On 10th May, 2006, by consent, the court granted the applicant leave to amend the chamber summons. An amended chamber summons dated 20th July, 2006 was filed in court on the same date. The only amendments which were made were the addition of the word “amended” to precede the words “chamber summons” at the head of the application; the deletion of the words “under paragraph 11(2) of the Advocates (Remuneration) Order” and the substitution therefor of the words “under rule 55(4) and (5) of the Auctioneers Rules, 1997.” The date on which the application was dated was also shown as 20th July, 2006 in place of 2nd November, 2005. Everything else was left intact, including the prayer that the respondent be ordered to pay the costs of the reference. For the failure to file a memorandum of appeal in place of a reference, I find that the applicant strayed, and this renders his application incompetent.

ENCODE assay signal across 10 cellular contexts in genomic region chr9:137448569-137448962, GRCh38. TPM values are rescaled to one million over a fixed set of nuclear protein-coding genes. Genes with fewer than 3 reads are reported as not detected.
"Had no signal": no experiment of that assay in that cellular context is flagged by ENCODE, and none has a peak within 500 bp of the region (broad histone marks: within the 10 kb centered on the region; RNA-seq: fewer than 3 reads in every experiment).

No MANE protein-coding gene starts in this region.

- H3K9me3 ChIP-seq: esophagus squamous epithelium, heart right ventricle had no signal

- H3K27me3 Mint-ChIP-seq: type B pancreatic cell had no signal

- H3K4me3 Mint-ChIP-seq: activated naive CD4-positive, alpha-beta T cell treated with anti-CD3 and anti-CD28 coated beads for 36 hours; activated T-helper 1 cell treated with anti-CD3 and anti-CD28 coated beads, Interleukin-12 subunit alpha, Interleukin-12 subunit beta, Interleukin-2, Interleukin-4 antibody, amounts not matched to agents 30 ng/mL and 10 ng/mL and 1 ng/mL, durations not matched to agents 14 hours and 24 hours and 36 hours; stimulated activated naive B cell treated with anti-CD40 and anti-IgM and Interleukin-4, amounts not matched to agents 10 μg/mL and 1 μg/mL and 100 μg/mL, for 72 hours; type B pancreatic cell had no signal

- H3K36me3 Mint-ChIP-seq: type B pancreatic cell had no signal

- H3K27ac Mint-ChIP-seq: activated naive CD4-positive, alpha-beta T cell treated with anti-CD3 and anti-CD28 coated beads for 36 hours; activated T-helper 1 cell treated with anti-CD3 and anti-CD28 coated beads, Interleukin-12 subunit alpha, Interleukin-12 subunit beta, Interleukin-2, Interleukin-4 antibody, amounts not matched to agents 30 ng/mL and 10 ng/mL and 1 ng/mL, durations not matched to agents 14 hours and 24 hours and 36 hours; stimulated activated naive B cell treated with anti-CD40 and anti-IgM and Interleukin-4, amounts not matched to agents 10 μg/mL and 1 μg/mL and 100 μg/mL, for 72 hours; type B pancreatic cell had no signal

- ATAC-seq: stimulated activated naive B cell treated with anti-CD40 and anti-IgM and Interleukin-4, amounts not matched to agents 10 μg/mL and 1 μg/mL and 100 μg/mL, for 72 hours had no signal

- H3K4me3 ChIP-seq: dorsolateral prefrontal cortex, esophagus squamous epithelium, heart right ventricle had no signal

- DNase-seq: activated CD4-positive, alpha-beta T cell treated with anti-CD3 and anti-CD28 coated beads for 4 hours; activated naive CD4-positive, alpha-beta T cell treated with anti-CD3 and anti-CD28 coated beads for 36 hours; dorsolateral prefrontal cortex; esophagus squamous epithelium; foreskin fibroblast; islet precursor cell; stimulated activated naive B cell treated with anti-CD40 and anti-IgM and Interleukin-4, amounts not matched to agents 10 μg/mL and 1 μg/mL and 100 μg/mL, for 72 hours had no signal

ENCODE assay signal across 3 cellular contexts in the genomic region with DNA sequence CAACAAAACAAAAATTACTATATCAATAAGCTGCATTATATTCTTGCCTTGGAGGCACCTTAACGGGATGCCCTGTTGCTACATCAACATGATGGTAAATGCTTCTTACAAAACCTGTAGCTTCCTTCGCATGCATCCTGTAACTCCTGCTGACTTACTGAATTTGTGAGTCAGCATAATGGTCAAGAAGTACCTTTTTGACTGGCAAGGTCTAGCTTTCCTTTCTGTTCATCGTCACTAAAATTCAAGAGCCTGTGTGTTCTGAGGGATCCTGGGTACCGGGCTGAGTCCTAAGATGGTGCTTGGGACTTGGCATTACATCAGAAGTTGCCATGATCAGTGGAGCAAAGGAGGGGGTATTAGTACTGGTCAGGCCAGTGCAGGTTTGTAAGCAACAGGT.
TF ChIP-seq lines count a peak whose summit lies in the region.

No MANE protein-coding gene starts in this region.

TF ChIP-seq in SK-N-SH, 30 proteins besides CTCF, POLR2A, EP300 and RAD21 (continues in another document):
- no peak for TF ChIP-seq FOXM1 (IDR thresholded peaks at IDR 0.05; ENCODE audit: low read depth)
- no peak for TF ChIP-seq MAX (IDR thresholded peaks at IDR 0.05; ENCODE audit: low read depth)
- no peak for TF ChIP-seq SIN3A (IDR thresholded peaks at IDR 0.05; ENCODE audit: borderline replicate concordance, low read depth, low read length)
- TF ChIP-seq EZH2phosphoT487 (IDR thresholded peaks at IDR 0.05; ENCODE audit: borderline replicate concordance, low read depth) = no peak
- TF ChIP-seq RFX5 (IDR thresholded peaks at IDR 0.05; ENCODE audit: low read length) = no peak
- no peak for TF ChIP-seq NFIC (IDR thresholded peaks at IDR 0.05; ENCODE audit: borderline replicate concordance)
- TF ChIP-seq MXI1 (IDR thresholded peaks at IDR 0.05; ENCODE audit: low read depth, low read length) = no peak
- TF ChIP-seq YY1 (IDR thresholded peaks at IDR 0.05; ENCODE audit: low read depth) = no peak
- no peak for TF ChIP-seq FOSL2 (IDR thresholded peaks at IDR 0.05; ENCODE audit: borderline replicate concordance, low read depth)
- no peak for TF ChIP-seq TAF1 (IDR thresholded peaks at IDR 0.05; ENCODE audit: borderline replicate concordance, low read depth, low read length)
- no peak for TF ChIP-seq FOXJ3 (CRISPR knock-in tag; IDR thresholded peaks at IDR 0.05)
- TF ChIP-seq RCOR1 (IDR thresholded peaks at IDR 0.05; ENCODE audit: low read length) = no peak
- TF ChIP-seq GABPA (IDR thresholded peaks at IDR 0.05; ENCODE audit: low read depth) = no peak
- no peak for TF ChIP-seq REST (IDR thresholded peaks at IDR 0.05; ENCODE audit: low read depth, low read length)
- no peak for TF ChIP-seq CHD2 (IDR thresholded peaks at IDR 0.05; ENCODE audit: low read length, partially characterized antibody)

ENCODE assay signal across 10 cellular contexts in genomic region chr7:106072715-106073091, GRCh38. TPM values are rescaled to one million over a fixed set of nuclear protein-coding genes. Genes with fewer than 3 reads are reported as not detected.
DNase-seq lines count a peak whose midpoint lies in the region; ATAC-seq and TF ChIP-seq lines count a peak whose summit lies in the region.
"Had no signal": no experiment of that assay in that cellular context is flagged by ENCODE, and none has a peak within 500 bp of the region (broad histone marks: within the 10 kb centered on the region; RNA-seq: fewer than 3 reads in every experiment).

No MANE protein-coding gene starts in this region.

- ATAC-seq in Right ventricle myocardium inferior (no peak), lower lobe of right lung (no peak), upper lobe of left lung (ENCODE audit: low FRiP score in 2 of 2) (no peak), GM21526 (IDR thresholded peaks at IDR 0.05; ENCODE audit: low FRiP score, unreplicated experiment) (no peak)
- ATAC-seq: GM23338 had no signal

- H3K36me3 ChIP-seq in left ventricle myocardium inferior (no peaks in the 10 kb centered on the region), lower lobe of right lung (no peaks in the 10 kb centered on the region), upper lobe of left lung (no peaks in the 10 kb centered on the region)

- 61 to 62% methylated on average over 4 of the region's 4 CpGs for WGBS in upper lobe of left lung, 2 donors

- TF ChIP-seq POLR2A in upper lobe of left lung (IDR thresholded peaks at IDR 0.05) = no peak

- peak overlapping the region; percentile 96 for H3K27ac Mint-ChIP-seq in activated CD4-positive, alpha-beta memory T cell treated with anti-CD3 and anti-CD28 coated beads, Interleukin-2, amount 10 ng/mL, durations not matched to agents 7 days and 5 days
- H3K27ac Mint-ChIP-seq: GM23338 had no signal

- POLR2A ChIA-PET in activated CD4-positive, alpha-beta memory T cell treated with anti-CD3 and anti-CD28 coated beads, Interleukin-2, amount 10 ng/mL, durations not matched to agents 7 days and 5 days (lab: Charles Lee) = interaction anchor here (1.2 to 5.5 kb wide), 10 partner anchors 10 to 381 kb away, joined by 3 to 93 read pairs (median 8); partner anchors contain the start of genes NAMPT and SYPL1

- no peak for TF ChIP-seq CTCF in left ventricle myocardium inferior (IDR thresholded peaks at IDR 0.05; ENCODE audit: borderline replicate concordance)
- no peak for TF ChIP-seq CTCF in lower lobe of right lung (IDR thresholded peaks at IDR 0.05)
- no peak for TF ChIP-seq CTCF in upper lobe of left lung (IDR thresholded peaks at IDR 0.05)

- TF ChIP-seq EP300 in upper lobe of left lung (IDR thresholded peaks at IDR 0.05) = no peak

Finally, Mr. Onjoro submitted that the application was filed out of time. I agree. Rule 55(5) of the Auctioneers Rules, 1997, is in the following words –
“The memorandum of appeal, by way of chamber summons setting out the grounds of the appeal, shall be filed within 7 days of the decision of the registrar of magistrate.”
The decision of the registrar in this matter was delivered on 22nd November, 2004. Even if the reference filed herein answered properly to a memorandum of appeal, it was filed in court on 2nd November, 2005. That was nearly one year from the date of the ruling. Secondly, even if were to go by the date on which the court said the parties may consider to file a reference without reasons of the taxing master, that was on 14th October, 2005 – a whole 19 days after the directions. Either way, therefore the application was filed in court out of time. If for no other reason, I find that the application was not filed within the time stipulated, and this renders the application incompetent beyond redemption.
For the above reasons, the application is hereby dismissed with costs to the respondent.
Dated and delivered at Mombasa this 18th day of December, 2007